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City Council Districting Background
To avoid litigation and the high cost of defending against a California Voting Rights Act (CVRA) lawsuit, the City Council declared its intent to transition from at-large to by-district elections by adopting a resolution during a special City Council meeting held February 17, 2022. View a recording of the meeting.
On January 13, 2022, the City received a letter from Mr. Kevin Shenkman, counsel representing the Southwest Voter Registration Education Project (SVREP), alleging that the City's at-large election systems violates the CVRA because it results in racially polarized voting that dilutes the impact of Latino voters. The letter demands that Diamond Bar voluntarily changes its at-large system for electing City Council members to a district-based system to avoid litigation.
A violation of the CVRA is established if it is shown that racially polarized voting occurred in City Council elections or in the election of candidates for other offices by the voters. Racially polarized voting occurs when there is a difference in the choice of candidates that are preferred by voters in a protected class versus the choice of candidates preferred by voters in the rest of the electorate.
The City commissioned an outside analysis to determine whether polarized voting occurs in Diamond Bar. The results of the Racially Polarized Voting Analysis in Diamond Bar concluded that evidence of polarized voting does exist and suggests that the "ability for Asians and Latinos to elect their favored candidates may be impaired".
Numerous Cities that have faced the threat of CVRA litigation have voluntarily transitioned to district-based elections citing the cost of legal defense and potential liability for significant attorney's fees and settlement costs that have reached the millions of dollars. More details are available on the February 17, 2022 Special City Council meeting staff report.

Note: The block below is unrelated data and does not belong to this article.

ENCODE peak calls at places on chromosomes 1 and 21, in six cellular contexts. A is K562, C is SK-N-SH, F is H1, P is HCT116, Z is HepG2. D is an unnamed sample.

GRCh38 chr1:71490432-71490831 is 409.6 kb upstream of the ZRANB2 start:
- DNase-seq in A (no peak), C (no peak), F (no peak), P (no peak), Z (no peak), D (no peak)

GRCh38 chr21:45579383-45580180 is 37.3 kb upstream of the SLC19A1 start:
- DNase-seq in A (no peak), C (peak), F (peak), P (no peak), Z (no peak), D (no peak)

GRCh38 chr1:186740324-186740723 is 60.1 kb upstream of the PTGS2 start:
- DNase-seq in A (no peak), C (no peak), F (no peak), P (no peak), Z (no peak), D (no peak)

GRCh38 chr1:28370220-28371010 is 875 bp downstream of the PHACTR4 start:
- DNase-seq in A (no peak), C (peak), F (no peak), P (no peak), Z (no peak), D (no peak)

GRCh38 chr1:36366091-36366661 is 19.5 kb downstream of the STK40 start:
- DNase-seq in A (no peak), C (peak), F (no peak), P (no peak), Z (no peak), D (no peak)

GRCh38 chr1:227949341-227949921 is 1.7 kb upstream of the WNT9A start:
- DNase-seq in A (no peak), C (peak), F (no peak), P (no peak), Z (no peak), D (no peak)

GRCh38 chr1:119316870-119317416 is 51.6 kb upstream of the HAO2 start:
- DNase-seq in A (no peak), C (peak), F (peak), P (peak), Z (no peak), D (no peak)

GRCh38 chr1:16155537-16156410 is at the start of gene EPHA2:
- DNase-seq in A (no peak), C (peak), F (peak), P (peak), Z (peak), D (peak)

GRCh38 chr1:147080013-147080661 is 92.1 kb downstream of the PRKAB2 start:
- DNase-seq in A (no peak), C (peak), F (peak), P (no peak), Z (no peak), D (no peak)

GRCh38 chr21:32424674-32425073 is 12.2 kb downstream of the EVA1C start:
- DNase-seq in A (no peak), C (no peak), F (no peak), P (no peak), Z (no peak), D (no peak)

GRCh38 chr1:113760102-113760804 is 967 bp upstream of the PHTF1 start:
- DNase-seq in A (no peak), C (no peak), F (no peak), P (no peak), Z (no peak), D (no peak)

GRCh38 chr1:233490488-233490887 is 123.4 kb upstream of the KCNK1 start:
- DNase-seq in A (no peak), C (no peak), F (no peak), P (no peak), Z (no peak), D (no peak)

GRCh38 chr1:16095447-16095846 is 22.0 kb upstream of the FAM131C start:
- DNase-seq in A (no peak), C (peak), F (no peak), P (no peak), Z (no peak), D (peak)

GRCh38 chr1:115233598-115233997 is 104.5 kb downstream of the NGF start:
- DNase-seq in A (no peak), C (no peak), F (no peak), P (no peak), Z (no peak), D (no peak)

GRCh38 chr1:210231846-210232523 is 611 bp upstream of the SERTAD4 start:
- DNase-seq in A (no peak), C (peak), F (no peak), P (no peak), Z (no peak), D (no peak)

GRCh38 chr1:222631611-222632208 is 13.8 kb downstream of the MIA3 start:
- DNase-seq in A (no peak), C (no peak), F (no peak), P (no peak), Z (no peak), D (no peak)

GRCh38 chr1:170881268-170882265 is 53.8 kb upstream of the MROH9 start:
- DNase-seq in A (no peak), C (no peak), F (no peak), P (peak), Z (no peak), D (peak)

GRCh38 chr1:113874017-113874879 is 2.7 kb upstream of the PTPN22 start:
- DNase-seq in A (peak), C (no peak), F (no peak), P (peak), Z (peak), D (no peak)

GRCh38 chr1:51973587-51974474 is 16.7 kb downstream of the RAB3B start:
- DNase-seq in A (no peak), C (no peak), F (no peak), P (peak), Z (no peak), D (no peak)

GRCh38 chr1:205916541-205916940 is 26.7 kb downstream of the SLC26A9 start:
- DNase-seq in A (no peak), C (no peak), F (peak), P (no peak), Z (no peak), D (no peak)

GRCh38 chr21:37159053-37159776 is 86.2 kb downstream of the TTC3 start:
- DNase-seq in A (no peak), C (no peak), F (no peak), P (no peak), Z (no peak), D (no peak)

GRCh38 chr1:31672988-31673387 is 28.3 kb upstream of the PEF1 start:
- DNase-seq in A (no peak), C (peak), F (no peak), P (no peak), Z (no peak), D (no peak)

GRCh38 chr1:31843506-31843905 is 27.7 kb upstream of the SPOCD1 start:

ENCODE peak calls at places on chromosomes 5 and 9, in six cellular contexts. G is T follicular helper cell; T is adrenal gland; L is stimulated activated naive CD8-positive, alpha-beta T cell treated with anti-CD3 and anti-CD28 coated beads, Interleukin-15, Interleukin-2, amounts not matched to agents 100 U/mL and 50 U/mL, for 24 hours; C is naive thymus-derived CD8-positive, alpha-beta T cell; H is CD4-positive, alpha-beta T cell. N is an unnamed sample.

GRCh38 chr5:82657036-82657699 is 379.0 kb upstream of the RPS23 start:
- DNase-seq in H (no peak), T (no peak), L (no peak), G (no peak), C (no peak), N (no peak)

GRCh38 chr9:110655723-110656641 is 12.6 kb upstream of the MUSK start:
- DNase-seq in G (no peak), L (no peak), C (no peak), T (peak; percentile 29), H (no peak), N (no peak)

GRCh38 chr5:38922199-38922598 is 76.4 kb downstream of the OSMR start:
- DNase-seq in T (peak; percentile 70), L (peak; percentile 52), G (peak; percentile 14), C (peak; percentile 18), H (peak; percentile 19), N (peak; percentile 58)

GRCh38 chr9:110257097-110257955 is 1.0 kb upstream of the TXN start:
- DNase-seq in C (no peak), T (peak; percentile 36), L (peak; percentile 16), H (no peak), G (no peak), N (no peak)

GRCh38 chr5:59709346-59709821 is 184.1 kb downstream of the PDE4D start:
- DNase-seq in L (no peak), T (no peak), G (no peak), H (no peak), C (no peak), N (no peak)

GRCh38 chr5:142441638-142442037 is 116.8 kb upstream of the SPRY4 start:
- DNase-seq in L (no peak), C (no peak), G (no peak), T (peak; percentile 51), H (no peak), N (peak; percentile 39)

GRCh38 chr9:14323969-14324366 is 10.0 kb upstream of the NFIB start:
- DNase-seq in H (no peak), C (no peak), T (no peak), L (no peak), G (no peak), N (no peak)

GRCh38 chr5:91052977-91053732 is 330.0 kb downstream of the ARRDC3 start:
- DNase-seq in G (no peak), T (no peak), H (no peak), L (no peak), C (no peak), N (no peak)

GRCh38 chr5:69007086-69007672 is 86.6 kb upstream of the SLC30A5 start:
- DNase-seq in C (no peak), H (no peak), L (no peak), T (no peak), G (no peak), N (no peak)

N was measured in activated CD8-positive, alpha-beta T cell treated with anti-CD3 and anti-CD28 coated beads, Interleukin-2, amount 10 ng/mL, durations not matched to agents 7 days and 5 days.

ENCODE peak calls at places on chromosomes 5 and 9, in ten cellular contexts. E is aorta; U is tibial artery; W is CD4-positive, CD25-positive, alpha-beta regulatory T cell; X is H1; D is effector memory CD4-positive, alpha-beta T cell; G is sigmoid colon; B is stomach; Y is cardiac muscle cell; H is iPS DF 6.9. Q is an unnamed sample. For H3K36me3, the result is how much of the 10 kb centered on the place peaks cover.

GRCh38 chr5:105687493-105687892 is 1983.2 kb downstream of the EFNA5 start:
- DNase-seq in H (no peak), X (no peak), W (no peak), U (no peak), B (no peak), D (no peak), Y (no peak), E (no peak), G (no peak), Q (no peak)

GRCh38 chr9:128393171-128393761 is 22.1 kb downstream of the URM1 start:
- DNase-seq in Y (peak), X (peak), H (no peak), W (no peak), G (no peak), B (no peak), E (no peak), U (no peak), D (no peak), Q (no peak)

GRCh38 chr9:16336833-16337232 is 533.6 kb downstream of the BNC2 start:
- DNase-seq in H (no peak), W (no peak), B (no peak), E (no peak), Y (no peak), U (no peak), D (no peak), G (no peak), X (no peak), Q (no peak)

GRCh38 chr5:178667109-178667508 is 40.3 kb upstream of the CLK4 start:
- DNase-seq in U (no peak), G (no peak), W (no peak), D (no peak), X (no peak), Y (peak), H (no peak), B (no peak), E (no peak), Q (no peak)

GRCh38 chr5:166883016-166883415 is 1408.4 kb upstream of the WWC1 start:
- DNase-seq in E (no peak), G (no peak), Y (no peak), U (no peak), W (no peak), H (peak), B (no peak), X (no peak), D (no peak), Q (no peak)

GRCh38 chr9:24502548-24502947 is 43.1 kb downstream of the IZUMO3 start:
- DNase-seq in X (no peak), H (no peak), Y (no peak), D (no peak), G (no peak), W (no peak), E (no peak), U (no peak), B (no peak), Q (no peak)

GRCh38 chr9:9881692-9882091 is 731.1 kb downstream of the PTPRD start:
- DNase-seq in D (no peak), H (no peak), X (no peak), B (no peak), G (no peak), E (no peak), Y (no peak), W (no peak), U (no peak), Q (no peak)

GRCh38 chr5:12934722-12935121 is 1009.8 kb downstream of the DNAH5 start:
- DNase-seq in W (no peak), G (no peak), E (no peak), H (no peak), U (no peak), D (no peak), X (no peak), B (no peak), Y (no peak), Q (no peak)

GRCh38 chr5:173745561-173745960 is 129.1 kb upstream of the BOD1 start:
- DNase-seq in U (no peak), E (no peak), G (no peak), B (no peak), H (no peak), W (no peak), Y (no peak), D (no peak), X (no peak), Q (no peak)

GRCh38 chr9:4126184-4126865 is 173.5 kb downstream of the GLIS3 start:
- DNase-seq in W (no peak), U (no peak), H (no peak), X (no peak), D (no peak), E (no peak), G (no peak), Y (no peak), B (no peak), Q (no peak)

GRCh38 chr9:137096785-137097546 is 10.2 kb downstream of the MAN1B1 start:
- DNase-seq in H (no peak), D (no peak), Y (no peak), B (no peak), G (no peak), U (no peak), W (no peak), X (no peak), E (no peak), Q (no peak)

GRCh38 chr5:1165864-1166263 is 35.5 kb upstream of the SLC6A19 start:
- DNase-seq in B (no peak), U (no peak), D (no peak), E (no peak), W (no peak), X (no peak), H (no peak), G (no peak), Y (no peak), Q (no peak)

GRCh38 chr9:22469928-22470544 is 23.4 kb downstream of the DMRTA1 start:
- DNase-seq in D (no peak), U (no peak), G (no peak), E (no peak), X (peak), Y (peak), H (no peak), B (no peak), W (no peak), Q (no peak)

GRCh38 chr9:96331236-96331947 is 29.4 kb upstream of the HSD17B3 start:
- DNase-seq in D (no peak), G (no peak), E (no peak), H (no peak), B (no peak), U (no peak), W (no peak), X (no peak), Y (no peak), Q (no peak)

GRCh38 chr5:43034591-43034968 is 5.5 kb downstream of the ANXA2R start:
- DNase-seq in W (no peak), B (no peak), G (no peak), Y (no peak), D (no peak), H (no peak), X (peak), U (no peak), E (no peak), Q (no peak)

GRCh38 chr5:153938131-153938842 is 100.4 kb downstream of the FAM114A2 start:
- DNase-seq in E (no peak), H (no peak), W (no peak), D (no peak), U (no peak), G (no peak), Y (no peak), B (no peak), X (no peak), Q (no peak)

To prevent a CVRA lawsuit from being filed, the City Council must adopt a Resolution of Intent to transition to district-based elections within 45 days of receiving a letter from a potential plaintiff. The City then has 90 days to complete legal proceedings to make the transition. These proceedings including holding a minimum of five public hearings to consider district boundaries, draft district maps, and establish the sequence of elections.
In addition to the preferences expressed by residents of the districts, the maps must include consideration of natural geographic boundaries, communities of interest, and the “one person, one vote” standard, which requires all districts to be as nearly equal in population as possible. Federal case law prohibits districts from being drawn with race as a predominate factor.
Community involvement is essential throughout the districting process. Information on how to get involved will be posted on this website, mailed to Diamond Bar households, and shared on the City's social accounts. See District Meetings and Workshops webpage for participation details.
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